A winter evening approaches over the Little Union Canal.
When we moved here, I went to a great deal of trouble trying to find out the name of this
100-year-old stream, Finally, at the local Historical Society, I found it was named the
Little Union Canal, and had been dug using horsepower quite early in the 20th Century.
Last month, a map came in the mail detailing the road extension nearby. On the map,
this canal is clearly labeled Eagle Drain. (This is the town of Eagle, Idaho.)
Isn't that truly ugly? I think my heart may break. . .
Narcissus and Echo
Shall the water not remember Ember
my hand's slow gesture tracing above of
its mirror my half imaginary airy
portrait. My only belonging longing;
is my beauty, which I take ache
away and then return as love of
teasing playfully the one being unbeing.
whose gratitude I treasure Is your
move me. I live apart heart
from myself, yet cannot not
live apart. In the water's tone stone?
that brilliant silence, a flower Hour,
whispers my name with such slight light:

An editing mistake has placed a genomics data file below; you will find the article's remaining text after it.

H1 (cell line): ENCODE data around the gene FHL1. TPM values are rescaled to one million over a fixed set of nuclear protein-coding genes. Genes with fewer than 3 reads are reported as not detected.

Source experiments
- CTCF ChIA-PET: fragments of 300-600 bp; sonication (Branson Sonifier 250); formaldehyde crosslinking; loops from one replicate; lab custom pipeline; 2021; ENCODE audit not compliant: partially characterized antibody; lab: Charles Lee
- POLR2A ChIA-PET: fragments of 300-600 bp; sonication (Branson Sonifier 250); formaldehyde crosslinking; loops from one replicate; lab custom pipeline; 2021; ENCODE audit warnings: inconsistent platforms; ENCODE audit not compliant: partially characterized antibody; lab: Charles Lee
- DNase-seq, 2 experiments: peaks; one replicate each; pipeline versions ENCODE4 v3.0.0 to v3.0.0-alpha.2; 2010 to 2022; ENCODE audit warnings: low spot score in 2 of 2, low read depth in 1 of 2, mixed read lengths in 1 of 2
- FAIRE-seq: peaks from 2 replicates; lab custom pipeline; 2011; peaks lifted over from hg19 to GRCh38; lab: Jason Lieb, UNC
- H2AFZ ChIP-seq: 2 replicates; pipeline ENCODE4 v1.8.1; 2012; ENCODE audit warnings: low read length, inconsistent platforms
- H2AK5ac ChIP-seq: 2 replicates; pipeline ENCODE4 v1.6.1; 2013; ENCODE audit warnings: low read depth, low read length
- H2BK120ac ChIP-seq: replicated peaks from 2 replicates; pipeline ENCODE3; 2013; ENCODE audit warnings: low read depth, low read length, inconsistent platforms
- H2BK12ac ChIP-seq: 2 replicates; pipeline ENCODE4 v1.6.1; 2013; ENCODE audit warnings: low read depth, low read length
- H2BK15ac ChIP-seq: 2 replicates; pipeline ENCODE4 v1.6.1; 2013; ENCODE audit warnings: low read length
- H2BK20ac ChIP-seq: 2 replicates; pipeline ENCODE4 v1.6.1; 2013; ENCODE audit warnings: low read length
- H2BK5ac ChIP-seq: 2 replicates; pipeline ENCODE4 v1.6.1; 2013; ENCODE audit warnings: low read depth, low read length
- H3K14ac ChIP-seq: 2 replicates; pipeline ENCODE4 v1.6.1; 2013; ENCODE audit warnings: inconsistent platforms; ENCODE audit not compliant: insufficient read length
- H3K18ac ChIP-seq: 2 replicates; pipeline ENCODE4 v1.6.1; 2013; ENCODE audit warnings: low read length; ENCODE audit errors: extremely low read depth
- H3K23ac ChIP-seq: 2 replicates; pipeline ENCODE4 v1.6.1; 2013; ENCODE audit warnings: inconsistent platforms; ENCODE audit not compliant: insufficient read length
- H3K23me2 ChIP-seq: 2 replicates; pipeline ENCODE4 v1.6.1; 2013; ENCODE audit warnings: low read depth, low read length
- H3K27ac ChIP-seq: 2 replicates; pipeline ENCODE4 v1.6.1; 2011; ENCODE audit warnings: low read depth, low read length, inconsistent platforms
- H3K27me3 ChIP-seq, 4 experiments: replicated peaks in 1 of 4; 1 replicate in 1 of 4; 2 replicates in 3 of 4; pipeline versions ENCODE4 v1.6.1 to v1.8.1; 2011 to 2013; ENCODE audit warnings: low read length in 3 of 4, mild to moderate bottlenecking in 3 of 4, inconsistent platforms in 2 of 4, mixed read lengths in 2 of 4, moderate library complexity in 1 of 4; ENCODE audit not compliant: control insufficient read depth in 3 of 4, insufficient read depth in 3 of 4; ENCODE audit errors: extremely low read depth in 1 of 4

moment, it seems filament of air, fare
the world become cloudswell. well.
The Language They Speak Is Things To Eat; poems by North Carolina Poets. Univ. of North Carolina Press, 1994, page 111.
Over the past year, I have found some of the most interesting poems in topical or regional anthologies like this one. I got this book because A. R. Ammons is in it, but there is plenty of other good poetry in it as well.
The magical double strategy of this poem is that the end word of each line rhymes with the end word, as well as making another poem, or cry, by itself. And all of it goes with the story of Narcissus and Echo!
Now I think of how I would manage the task of trying something like this, only shorter, to begin with, because the idea is soooo interesting!
I should also mention how much I like the word-compound "cloudswell" which lifted up my heart.